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Book.search 'foo bar', index: 'Book_by_editor'
Book.raw_search 'foo bar', index: 'Book_by_editor'

The replica key is also available. Internally, it’s the same as index but it’s more explicit.

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Book.search 'foo bar', replica: 'Book_by_editor'
Book.raw_search 'foo bar', replica: 'Book_by_editor'

Back end Pagination

Even if we highly recommend to perform all search (and therefore pagination) operations from your front end using JavaScript, we support both will_paginate and kaminari as pagination back ends.

To use :will_paginate, specify the :pagination_backend in your global configuration:

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AlgoliaSearch.configuration = {
  application_id: 'YourApplicationID',
  api_key: 'YourAdminAPIKey',
  pagination_backend: :will_paginate
}

Then, as long as you use the search method, the returning results will be a paginated set:

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# in your controller
@results = MyModel.search('foo', hitsPerPage: 10)

# in your views
# if using will_paginate
<%= will_paginate @results %>

# if using kaminari
<%= paginate @results %>

Faceting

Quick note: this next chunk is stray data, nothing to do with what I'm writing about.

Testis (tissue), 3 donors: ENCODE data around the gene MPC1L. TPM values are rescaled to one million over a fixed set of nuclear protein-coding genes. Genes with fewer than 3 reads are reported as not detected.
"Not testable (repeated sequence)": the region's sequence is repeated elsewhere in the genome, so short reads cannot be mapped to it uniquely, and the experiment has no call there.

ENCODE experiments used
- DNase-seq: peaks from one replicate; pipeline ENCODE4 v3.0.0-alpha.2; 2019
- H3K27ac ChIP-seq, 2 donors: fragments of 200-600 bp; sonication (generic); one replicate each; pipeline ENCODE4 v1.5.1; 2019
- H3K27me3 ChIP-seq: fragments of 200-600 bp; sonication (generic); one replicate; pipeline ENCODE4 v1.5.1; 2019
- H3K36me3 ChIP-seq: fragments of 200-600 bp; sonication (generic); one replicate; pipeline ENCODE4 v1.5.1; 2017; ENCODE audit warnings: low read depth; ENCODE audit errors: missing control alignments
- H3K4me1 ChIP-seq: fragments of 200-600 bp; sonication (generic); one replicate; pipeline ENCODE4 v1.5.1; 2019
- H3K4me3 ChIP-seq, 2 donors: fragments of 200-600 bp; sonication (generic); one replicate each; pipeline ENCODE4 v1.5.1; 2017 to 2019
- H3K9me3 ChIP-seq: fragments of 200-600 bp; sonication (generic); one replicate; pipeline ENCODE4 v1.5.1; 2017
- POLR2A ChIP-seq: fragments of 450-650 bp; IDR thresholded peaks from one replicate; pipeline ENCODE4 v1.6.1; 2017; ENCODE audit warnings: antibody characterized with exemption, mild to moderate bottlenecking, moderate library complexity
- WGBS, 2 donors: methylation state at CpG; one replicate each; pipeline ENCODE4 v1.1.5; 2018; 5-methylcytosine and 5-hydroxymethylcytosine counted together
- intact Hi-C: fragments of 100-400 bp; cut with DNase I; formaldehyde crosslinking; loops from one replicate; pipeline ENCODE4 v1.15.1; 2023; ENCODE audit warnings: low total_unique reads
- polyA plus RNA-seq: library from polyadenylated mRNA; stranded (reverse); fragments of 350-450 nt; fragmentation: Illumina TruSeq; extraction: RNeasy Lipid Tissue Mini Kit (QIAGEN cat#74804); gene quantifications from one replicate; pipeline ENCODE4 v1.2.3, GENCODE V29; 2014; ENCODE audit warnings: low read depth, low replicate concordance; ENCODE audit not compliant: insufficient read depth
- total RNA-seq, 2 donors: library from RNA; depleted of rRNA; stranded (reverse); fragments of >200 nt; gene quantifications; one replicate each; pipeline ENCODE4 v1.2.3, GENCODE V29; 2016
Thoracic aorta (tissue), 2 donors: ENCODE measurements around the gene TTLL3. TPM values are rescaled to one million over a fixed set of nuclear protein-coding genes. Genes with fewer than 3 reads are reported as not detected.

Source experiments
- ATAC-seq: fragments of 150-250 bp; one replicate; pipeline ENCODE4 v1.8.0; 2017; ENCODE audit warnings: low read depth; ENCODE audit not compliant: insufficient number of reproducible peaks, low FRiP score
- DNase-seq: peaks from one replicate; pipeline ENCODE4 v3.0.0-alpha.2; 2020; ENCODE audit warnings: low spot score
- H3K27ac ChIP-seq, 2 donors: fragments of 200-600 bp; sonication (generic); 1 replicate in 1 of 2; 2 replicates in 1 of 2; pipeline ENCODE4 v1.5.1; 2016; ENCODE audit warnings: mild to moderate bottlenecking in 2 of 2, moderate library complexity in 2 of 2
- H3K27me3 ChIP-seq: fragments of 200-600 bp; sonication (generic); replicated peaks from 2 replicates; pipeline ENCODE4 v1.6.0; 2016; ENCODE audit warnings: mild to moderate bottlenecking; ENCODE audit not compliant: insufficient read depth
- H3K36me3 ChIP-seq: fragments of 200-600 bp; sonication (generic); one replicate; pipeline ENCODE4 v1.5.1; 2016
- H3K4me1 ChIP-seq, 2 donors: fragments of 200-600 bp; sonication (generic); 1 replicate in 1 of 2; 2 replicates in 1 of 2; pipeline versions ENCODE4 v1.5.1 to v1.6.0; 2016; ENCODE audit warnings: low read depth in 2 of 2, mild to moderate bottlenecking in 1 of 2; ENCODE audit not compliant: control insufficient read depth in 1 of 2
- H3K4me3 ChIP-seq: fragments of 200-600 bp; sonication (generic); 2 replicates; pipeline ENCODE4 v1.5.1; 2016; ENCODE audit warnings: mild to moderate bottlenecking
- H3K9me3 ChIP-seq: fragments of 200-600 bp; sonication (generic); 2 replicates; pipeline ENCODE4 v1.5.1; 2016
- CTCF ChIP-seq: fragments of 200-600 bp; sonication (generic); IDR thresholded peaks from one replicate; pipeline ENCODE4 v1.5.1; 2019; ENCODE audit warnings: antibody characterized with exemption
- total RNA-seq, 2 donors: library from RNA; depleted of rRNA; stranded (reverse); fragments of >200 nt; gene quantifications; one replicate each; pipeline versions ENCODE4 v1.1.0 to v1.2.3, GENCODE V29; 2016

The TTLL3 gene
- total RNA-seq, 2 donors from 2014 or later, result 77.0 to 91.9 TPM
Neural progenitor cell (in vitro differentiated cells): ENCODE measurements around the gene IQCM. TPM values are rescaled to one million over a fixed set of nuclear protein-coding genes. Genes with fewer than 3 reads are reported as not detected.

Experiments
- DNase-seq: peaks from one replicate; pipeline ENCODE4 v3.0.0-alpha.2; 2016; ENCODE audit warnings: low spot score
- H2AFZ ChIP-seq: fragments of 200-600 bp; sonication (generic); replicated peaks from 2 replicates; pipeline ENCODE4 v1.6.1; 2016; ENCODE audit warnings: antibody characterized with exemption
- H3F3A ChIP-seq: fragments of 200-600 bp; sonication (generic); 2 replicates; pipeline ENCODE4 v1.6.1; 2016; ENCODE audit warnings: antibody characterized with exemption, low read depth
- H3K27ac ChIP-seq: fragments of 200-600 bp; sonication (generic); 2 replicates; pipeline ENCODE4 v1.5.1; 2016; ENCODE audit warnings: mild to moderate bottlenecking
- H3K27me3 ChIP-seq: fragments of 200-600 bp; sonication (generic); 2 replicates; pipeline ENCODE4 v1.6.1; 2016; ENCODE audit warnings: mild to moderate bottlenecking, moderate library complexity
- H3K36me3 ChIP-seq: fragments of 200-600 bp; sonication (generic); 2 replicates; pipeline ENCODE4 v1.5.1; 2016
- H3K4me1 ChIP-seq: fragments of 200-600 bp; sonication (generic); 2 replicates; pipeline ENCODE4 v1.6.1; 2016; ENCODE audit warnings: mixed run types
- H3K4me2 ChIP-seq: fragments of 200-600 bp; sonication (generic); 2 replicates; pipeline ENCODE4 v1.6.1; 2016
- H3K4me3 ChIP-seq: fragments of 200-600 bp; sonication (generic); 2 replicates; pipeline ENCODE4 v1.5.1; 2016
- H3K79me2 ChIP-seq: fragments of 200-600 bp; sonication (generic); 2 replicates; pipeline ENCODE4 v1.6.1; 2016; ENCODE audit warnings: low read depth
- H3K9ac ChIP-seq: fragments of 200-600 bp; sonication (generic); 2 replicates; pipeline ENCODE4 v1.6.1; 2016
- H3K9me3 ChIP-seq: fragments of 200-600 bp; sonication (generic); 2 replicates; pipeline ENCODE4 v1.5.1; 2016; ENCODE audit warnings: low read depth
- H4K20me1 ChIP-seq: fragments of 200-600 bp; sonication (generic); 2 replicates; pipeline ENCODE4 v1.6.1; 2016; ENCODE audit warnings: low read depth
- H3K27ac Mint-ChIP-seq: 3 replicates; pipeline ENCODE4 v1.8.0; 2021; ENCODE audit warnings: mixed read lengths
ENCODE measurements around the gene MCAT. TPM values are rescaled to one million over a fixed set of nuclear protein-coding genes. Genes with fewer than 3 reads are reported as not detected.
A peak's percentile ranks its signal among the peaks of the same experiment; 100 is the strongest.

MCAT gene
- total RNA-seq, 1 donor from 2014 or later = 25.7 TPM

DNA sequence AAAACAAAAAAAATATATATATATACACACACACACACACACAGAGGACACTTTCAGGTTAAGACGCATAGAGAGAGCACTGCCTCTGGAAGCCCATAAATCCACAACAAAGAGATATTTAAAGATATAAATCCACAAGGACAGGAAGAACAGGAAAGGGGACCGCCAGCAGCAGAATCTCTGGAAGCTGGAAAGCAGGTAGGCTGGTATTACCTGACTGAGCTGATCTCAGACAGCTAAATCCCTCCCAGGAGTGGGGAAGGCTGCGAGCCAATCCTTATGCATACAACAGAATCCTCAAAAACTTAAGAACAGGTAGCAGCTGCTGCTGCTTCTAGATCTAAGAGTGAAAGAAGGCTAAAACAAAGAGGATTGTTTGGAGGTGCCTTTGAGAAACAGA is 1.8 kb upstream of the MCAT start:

Facets can be retrieved calling the extra facets method of the search array response.

To be able to retrieve facets, the necessary attributes must be defined as attributesForFaceting. Read more in the index settings section.

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hits = Contact.search('jon doe', { facets: '*' })
p hits                    # ORM-compliant array of objects
p hits.facets             # extra method added to retrieve facets
p hits.facets['company']  # facet values+count of facet 'company'
p hits.facets['zip_code'] # facet values+count of facet 'zip_code'
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raw_json = Contact.raw_search('jon doe', { facets: '*' })
p raw_json['facets']

Search for facet values

Sometimes you have so many different values for your facets that you wish you could search through them. Good news, Algolia can search for facet values, as long as you qualified the searchableAttribute as searchable](/doc/guides/managing-results/refine-results/faceting/#declaring-a-searchable-attribute-for-faceting).

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Product.search_for_facet_values('category', 'Headphones') # Array of {value, highlighted, count}

This method can also take any parameter a query can take. This will adjust the search to only hits which would have matched the query.

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# Only sends back the categories containing red Apple products (and only counts those)
Product.search_for_facet_values('category', 'phone', {
  query: 'red',
  filters: 'brand:Apple'
}) # Array of phone categories linked to red Apple products